He was a beloved son and brother, as well as a generous and devoted father, grandparent, uncle, and friend. And to Betty, for whom he was the primary caretaker until her death in 2011, he was a loving and loyal husband for 66 years. Bob was predeceased by his daughter, Mary Rebecca, whom he loved dearly. He is survived by his daughter and son-in-law Katherine and Robert Vaughan; his nephews and nieces David and Sheila Burns, Patty and Jerry Rasmussen, Linda Johnson, and Penny and Jim York; his grandchildren – of whom he was intensely proud -- Daniel (Eliza Lagerquist) Vaughan, Sarah Bassuk (Devon) Mundal, and Elizabeth Vaughan; and his great-granddaughter Cecelia, who lit up his face until the end. Even in his last days, he never lost his sense of humor and ready smile. He literally never complained, but faced each change squarely, fearlessly, and with gratitude for the loving care given by Sandy Schmelzle and Julie Manhan, whose generous presence allowed both Bob and Betty to live out their lives at home, surrounded by family. Many hands made his care light work, including Group Health Hospice, grandnephew Reed Rasmussen, and helpers from Home Instead.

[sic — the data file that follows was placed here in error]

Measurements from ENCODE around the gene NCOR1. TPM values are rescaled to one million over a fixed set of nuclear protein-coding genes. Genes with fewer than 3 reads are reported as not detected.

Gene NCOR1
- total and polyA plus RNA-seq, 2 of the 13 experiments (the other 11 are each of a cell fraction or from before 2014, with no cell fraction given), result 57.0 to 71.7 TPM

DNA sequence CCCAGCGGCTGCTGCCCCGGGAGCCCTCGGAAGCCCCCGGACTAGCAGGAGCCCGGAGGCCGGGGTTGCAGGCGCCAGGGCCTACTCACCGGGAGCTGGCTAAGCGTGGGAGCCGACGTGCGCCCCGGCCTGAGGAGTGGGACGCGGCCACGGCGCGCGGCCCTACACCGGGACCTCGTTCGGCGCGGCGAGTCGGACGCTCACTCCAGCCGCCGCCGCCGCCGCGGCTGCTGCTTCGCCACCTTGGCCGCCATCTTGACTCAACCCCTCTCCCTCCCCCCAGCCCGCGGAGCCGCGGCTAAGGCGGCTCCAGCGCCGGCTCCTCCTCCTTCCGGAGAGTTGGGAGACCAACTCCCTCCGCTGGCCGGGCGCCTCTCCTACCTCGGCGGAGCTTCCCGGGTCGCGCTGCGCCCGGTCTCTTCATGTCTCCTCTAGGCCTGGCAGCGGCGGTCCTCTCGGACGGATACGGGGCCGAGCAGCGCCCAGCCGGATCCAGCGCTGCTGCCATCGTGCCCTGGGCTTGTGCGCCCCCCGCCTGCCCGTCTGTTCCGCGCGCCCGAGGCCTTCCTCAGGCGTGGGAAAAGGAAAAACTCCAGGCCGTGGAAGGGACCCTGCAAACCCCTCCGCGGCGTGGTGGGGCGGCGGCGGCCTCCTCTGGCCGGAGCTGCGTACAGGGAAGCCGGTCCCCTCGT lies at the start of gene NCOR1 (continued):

On June 8, 2012 Bob died peacefully in his sleep at home, with Katherine and Robert beside him, after 91 well-lived years.
Elizabeth Louise Matlock Burns
Elizabeth Louise Matlock was born July 5, 1924 to John and Blanche Matlock in Kamiah, Idaho. After her parents died in separate accidents a few years later, economic necessity separated Betty from her siblings Todd and Anita, and she came to live with the family of her father's sister, Lona Wattenbarger of Tacoma.
Undaunted by this difficult beginning, Betty always showed a remarkable sense of autonomy and purpose. She earned good grades at Lincoln High while holding student offices and twirling a baton for the drill team.She bussed tables to help pay expenses at Whitman College, where she studied psychology. There she also met the love of her life, Robert Burns, who intrigued her one warm June night in 1943 with his knowledge of the constellations and launched a concerted campaign to win her heart before joining the army in December.